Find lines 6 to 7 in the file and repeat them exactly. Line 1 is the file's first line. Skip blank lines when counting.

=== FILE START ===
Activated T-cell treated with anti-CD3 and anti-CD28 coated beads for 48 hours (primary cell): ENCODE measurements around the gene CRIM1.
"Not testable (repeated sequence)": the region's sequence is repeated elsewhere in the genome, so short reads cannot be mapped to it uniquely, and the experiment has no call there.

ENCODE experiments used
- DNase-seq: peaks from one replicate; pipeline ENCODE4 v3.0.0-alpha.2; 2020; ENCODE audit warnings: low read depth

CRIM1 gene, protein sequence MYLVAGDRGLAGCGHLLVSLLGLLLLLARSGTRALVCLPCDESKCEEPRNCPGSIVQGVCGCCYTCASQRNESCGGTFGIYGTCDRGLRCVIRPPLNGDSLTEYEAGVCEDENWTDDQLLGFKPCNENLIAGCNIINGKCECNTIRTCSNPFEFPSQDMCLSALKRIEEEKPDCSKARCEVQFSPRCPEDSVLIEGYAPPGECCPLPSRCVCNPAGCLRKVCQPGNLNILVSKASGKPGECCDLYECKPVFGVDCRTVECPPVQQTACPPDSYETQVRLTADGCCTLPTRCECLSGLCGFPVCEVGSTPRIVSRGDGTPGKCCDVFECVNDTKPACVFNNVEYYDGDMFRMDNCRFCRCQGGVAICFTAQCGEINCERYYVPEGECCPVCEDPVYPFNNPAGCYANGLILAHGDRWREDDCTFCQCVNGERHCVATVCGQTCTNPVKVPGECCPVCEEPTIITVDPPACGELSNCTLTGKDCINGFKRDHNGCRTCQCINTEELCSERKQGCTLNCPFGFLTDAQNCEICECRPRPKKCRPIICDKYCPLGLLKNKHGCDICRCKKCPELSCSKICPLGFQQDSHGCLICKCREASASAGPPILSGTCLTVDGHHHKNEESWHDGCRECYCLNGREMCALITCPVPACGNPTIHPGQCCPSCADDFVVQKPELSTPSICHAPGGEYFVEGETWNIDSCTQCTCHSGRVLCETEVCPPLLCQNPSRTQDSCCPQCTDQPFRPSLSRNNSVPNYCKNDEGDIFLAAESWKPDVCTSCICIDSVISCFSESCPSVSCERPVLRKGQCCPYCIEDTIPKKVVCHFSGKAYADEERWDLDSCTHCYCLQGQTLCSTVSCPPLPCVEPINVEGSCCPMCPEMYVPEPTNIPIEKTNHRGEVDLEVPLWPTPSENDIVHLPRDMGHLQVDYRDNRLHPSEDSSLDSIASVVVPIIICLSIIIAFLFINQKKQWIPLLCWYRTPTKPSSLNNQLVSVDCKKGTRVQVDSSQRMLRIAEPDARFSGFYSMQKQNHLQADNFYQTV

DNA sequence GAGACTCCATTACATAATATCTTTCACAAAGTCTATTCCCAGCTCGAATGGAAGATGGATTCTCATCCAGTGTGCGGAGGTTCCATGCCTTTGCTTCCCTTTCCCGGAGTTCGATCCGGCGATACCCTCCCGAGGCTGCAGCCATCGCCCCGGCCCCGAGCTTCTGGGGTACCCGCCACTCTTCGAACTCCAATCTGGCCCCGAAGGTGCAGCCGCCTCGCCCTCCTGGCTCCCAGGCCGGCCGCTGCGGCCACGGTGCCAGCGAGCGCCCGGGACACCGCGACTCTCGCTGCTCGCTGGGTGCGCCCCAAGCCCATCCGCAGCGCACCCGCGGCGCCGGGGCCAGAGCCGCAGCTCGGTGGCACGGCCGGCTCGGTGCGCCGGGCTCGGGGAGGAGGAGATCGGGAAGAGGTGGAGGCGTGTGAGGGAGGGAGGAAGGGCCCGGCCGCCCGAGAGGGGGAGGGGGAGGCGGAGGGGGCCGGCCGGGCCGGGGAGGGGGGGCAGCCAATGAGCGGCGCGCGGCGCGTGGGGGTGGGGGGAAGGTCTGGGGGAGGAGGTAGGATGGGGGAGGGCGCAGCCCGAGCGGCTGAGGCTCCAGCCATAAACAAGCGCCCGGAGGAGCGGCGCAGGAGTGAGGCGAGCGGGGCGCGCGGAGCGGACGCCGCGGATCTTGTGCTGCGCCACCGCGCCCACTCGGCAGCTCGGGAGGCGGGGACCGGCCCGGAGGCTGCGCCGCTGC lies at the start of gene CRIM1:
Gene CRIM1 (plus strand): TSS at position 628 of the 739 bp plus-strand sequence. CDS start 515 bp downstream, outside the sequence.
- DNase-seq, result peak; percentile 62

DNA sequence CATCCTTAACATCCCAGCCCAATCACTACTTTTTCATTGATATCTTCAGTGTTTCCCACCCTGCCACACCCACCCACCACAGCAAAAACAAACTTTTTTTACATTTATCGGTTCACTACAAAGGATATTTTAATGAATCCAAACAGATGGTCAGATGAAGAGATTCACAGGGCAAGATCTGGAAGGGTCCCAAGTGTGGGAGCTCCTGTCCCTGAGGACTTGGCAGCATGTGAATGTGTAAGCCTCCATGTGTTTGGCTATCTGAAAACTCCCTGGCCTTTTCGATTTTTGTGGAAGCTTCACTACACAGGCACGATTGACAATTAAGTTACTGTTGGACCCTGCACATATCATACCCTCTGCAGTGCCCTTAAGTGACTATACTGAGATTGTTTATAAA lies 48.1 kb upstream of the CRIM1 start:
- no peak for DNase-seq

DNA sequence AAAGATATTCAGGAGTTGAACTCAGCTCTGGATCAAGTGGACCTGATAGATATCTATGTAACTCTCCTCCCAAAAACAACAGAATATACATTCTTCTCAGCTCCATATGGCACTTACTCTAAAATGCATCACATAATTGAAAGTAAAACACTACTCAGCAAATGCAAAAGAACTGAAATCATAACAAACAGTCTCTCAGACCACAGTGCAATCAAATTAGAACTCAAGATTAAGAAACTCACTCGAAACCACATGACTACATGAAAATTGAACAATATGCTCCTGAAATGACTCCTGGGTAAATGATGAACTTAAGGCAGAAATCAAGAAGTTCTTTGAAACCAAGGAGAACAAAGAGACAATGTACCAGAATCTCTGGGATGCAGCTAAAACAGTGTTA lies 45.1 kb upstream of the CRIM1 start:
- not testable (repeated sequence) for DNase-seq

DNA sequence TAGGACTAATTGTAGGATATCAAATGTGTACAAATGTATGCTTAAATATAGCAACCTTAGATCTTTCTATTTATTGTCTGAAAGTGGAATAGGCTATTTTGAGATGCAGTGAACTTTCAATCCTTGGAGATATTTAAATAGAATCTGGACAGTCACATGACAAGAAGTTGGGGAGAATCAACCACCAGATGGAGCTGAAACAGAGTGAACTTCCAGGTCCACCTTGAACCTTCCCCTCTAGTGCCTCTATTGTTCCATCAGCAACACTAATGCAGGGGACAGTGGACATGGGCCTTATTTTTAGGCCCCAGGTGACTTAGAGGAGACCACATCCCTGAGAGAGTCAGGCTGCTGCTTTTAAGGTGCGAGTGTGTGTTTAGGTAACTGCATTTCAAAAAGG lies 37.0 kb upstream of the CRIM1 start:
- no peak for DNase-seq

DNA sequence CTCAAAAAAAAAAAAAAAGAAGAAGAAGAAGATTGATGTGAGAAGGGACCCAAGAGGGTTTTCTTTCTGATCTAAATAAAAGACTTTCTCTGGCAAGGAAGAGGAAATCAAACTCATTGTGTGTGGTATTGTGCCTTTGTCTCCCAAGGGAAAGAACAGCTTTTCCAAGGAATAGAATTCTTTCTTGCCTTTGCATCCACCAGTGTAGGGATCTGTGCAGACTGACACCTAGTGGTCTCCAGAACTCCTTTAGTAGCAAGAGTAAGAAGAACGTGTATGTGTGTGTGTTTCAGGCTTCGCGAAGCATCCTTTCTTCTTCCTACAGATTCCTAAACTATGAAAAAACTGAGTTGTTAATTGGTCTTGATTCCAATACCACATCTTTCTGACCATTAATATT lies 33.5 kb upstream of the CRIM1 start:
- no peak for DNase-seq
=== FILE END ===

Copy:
DNA sequence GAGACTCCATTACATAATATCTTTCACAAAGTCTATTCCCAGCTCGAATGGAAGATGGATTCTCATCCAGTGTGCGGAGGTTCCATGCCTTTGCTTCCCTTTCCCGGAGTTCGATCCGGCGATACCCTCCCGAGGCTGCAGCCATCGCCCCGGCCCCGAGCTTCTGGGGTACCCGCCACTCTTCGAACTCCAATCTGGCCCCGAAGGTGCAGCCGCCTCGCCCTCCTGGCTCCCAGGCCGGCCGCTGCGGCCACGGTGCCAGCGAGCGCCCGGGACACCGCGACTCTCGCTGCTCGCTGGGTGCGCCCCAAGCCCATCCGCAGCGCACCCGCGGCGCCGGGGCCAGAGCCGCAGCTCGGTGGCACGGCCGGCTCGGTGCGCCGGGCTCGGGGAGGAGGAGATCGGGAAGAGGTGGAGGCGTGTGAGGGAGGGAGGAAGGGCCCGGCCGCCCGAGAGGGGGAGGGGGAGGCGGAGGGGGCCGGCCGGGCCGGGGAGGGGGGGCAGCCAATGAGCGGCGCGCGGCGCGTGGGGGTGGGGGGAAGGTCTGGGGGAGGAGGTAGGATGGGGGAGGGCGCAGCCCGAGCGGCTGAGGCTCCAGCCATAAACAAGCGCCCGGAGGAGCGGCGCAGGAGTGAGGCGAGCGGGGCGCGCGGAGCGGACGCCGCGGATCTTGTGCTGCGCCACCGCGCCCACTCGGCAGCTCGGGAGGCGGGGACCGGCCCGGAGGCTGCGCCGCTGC lies at the start of gene CRIM1:
Gene CRIM1 (plus strand): TSS at position 628 of the 739 bp plus-strand sequence. CDS start 515 bp downstream, outside the sequence.